|Before he became a world-famous poet and Sufi mystic, a religious scholar named Jalal ad-Din Rumi struggled with a feeling of inexplicable emptiness.|
|Despite his thousands of admirers and disciples, Rumi felt something was missing in his life.|
A wandering dervish called Shams of Tabriz came as the answer to Rumi’s prayers. The pair were kindred spirits and intellectual equals who reveled in discussing and debating matters of God, man and divine love. Their friendship, in 13th-century Anatolia, transformed Rumi.
The tale of their fated meeting, spiritual companionship and tragic parting is beautifully recounted in the new novel “The Forty Rules of Love,” by Turkish writer Elif Shafak. Their saga unfolds in a manuscript being read by Ella, an unhappy American housewife who recently started working for a literary agency. Shafak goes back and forth -- from present-day Northampton, Mass., to Konya, Turkey, in the mid-1200s -- and tells the parallel stories from the perspective of various characters.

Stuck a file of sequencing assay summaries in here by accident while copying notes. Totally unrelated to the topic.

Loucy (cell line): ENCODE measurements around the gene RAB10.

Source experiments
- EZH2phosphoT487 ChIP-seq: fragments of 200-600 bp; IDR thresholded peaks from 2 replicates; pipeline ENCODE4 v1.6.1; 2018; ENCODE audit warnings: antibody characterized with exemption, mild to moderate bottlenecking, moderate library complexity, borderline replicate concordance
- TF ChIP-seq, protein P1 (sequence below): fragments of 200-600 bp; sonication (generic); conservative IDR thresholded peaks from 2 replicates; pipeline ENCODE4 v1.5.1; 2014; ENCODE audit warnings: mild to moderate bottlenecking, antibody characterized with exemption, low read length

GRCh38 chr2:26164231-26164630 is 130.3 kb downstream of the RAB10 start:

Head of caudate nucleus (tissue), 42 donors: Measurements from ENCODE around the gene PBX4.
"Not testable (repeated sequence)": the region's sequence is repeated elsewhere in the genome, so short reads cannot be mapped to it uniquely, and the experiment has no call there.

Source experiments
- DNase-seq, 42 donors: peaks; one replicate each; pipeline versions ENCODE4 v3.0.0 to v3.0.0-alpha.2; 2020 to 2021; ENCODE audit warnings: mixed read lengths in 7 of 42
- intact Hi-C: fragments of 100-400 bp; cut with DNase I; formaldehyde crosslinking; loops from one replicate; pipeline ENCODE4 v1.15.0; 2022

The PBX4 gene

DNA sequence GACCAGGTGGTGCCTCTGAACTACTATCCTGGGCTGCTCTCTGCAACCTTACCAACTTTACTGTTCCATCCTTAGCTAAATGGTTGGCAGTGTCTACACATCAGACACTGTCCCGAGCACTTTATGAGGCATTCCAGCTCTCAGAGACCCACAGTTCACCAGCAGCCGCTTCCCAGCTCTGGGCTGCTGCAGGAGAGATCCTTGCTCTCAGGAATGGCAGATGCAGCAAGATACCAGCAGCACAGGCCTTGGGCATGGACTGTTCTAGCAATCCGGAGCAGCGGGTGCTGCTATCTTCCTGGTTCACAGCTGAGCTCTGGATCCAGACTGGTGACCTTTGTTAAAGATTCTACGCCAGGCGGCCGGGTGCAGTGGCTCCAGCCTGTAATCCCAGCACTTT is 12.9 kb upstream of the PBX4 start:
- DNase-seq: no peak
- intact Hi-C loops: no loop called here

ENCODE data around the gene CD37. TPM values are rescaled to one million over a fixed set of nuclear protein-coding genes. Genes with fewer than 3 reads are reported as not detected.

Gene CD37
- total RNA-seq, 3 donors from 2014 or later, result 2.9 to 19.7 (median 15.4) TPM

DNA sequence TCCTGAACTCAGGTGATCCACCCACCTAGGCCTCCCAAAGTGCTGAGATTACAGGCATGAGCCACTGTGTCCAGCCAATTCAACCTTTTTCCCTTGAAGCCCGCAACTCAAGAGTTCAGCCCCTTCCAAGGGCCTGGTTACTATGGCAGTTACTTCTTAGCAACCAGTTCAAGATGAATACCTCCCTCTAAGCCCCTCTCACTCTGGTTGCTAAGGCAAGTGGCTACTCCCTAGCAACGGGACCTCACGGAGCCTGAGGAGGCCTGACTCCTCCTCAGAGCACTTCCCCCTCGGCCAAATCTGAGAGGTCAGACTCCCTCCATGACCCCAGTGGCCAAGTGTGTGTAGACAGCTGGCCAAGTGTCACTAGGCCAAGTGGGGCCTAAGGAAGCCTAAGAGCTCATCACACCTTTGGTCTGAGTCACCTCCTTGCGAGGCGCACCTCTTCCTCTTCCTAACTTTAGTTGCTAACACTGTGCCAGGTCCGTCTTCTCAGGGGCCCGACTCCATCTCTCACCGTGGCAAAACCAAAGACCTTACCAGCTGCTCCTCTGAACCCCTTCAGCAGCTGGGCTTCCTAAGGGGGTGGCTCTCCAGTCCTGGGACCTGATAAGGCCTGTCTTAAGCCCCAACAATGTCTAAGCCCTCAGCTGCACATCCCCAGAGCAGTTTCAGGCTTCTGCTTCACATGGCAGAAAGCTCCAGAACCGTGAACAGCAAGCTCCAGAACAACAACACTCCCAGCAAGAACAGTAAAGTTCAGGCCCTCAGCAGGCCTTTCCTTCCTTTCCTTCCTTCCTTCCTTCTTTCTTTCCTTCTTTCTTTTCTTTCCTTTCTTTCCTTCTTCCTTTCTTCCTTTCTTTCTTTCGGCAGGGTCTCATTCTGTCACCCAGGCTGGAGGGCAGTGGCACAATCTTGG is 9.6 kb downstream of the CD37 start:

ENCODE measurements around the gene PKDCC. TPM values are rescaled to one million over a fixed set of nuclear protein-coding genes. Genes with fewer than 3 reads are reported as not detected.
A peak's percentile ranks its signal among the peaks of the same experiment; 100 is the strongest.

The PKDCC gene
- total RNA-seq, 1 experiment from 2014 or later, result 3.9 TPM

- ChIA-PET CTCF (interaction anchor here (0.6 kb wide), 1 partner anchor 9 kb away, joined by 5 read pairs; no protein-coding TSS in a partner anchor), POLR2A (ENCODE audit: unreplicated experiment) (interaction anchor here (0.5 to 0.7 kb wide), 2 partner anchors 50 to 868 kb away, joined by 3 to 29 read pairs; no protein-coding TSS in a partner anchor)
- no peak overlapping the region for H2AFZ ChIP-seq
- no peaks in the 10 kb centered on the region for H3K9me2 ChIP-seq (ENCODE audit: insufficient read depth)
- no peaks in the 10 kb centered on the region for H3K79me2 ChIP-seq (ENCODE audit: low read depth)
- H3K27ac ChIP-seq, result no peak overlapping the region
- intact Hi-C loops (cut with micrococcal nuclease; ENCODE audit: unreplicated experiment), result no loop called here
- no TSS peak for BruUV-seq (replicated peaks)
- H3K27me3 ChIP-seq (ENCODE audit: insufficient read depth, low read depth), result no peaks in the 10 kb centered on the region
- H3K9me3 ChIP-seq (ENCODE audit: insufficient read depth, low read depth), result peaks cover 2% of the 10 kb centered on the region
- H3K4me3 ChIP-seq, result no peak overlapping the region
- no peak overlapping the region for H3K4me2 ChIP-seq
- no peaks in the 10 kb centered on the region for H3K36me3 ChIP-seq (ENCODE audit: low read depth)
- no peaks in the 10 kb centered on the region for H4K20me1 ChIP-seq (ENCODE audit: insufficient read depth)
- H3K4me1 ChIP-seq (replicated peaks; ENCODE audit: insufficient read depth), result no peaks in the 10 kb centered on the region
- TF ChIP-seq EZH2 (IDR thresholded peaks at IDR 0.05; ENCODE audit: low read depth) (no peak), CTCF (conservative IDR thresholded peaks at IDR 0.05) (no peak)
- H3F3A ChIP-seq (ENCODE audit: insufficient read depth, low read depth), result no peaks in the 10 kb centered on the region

just finished reading it . Very inspiring , worth reading.